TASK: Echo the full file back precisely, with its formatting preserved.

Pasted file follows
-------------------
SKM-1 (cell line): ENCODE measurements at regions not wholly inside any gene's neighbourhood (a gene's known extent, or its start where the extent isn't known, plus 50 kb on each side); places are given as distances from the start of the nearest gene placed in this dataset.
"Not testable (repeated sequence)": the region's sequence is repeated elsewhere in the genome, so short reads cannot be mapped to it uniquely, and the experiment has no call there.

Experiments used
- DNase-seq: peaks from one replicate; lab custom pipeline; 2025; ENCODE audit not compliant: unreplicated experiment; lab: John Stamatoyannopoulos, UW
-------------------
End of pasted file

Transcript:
SKM-1 (cell line): ENCODE measurements at regions not wholly inside any gene's neighbourhood (a gene's known extent, or its start where the extent isn't known, plus 50 kb on each side); places are given as distances from the start of the nearest gene placed in this dataset.
"Not testable (repeated sequence)": the region's sequence is repeated elsewhere in the genome, so short reads cannot be mapped to it uniquely, and the experiment has no call there.

Experiments used
- DNase-seq: peaks from one replicate; lab custom pipeline; 2025; ENCODE audit not compliant: unreplicated experiment; lab: John Stamatoyannopoulos, UW